Milley hails Japan’s defense funding boost as buttress against China

TOKYO (AP) — The highest-ranking U.S. military officer on Friday encouraged Japan’s commitment to doubling defense spending over the next five years, calling Tokyo’s controversial push for a stronger military crucial to making in the face of growing threats from North Korea and China.

General Mark Milley, chairman of the Joint Chiefs of Staff, mentioned Japan’s need for improved cruise missile defense, early warning missile systems and air capabilities, which would help the United States to counter North Korea’s push for a nuclear missile program capable of precisely targeting the American mainland and China’s growing aggression against Taiwan, the democratic island that Beijing claims as its own.

China has “invested heavily in its military” and aspires to be “the regional hegemony in all of Asia, most likely within the next 10 to 15 years”, Milley said.

It “could become very unstable; it could become very dangerous, and I think having a strong Japan, a militarily capable Japan that has a close alliance with the United States and other countries, will go a long way in deterring war,” Milley said.

Milley’s comments to reporters at the US ambassador’s residence in downtown Tokyo provide an explicit US military analysis of an increasingly volatile security situation in Northeast Asia. With more than 80,000 US troops in Japan and South Korea, and increasing military movements from North Korea and China, the possibility of war in the region has become a growing concern. Washington wants its allies, especially in Tokyo and Seoul, to do more.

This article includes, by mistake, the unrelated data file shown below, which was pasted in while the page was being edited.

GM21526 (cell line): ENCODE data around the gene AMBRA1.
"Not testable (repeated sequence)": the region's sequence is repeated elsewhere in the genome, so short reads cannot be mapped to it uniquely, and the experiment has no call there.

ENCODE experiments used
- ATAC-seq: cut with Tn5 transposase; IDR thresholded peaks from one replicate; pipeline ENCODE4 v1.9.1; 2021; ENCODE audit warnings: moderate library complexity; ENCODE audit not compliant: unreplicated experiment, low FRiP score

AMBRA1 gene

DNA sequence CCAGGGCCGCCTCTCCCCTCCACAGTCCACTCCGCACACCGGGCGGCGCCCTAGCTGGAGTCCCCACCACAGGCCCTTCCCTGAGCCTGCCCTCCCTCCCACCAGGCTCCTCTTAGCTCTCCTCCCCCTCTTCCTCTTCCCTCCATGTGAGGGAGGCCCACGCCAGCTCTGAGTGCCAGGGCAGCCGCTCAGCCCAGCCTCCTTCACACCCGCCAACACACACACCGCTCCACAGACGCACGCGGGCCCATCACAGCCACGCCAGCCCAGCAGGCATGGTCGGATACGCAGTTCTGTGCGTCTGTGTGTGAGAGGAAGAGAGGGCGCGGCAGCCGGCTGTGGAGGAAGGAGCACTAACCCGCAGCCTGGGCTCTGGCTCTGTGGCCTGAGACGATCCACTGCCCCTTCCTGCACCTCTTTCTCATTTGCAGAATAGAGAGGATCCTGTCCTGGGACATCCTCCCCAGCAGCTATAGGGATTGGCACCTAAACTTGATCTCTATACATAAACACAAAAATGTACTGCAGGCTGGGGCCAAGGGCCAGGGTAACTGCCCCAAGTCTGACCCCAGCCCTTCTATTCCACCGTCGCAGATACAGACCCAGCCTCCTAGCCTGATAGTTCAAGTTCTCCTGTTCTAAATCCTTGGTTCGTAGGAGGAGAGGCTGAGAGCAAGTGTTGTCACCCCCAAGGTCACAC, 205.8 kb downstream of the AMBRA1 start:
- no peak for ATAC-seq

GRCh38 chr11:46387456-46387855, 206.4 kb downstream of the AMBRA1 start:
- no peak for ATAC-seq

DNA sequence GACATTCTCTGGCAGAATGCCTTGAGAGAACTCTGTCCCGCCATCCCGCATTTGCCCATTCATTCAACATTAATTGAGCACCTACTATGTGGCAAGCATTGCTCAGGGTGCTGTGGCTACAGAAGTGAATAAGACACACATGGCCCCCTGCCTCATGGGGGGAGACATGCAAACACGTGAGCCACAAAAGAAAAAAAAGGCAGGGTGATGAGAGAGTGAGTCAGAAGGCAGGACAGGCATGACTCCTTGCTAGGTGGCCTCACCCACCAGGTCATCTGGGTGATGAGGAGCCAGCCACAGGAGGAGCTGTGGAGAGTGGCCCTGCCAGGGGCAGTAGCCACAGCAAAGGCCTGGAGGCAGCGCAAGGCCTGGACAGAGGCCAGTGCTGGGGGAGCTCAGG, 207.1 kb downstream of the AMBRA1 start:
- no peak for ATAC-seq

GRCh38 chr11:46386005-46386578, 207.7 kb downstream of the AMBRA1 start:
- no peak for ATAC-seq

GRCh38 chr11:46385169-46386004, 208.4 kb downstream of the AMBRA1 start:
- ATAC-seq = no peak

Japan, meanwhile, has long struggled with the need for a strong military amid national and regional distrust of anything deemed too aggressive. Japanese soldiers overran much of Asia in the years leading up to World War II, and the nation is still viewed with anger by many surrounding countries due to the perception that it has not fully repented.

Milley also addressed North Korea’s latest missile test launch, a solid-fuel ICBM that he said “clearly demonstrates an intent to develop a capability to strike the continental United States.” Without providing details of the North’s missile program, he said, “It has our attention.”

Japan’s budget for the coming fiscal year calls for a record 6.8 trillion yen ($50 billion) in defense spending, up 20% from the previous year. This includes 211.3 billion yen ($1.55 billion) for the deployment of US-made long-range Tomahawk cruise missiles that can be launched from warships and can hit targets up to 1,600 kilometers (1,000 miles).

The hefty defense budget is the first installment of a five-year, 43 trillion yen ($315 billion) military spending plan under Japan’s new national security strategy, which was announced in December.

The new spending target is in line with NATO standards and will eventually bring Japan’s annual defense budget to around 10 trillion yen ($73 billion), the third largest in the world after the United States. and China.

“I have no doubt that the Japanese military could quickly expand in scale, size, scope and skills very, very quickly,” Milley said.

Milley also spoke of the need to expedite US military assistance to Taiwan, citing the island’s need for better air defence, mines, and air-to-air and shore-to-ship capabilities.

“What we oppose is any … use of the military to force some kind of unification,” Milley said. “Taiwan should have the ability to defend itself” in order to deter any aggression from China.

“The rate at which we, the United States or other countries, are helping Taiwan improve its defensive capabilities, I think that probably needs to be accelerated in the years to come,” Milley said.

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